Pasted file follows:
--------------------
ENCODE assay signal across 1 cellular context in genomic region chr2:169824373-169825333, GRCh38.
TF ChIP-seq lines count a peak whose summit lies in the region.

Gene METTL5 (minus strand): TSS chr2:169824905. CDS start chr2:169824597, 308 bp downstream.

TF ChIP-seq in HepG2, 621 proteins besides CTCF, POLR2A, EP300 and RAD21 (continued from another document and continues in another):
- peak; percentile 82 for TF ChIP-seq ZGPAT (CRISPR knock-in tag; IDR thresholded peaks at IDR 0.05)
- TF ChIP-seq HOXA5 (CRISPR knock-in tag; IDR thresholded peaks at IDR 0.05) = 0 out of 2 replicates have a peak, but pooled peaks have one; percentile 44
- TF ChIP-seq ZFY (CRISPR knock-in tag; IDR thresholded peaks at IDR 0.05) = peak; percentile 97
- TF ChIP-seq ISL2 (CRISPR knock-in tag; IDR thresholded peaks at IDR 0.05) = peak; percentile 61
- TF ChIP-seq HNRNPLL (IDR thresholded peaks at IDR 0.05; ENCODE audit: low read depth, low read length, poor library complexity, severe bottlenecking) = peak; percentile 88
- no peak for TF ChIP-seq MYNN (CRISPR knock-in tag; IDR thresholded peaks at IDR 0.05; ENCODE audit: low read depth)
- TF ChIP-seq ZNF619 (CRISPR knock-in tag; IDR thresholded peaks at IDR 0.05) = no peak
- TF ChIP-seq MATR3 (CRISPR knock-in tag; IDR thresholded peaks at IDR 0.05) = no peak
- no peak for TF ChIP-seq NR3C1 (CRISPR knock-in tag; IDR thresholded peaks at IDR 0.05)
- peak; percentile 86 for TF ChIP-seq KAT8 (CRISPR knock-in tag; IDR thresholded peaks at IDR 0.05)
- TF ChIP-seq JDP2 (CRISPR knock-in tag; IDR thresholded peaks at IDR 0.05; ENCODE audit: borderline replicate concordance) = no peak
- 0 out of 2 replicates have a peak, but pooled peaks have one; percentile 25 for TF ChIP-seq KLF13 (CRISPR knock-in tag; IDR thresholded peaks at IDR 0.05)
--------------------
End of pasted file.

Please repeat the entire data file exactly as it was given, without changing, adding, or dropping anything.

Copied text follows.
ENCODE assay signal across 1 cellular context in genomic region chr2:169824373-169825333, GRCh38.
TF ChIP-seq lines count a peak whose summit lies in the region.

Gene METTL5 (minus strand): TSS chr2:169824905. CDS start chr2:169824597, 308 bp downstream.

TF ChIP-seq in HepG2, 621 proteins besides CTCF, POLR2A, EP300 and RAD21 (continued from another document and continues in another):
- peak; percentile 82 for TF ChIP-seq ZGPAT (CRISPR knock-in tag; IDR thresholded peaks at IDR 0.05)
- TF ChIP-seq HOXA5 (CRISPR knock-in tag; IDR thresholded peaks at IDR 0.05) = 0 out of 2 replicates have a peak, but pooled peaks have one; percentile 44
- TF ChIP-seq ZFY (CRISPR knock-in tag; IDR thresholded peaks at IDR 0.05) = peak; percentile 97
- TF ChIP-seq ISL2 (CRISPR knock-in tag; IDR thresholded peaks at IDR 0.05) = peak; percentile 61
- TF ChIP-seq HNRNPLL (IDR thresholded peaks at IDR 0.05; ENCODE audit: low read depth, low read length, poor library complexity, severe bottlenecking) = peak; percentile 88
- no peak for TF ChIP-seq MYNN (CRISPR knock-in tag; IDR thresholded peaks at IDR 0.05; ENCODE audit: low read depth)
- TF ChIP-seq ZNF619 (CRISPR knock-in tag; IDR thresholded peaks at IDR 0.05) = no peak
- TF ChIP-seq MATR3 (CRISPR knock-in tag; IDR thresholded peaks at IDR 0.05) = no peak
- no peak for TF ChIP-seq NR3C1 (CRISPR knock-in tag; IDR thresholded peaks at IDR 0.05)
- peak; percentile 86 for TF ChIP-seq KAT8 (CRISPR knock-in tag; IDR thresholded peaks at IDR 0.05)
- TF ChIP-seq JDP2 (CRISPR knock-in tag; IDR thresholded peaks at IDR 0.05; ENCODE audit: borderline replicate concordance) = no peak
- 0 out of 2 replicates have a peak, but pooled peaks have one; percentile 25 for TF ChIP-seq KLF13 (CRISPR knock-in tag; IDR thresholded peaks at IDR 0.05)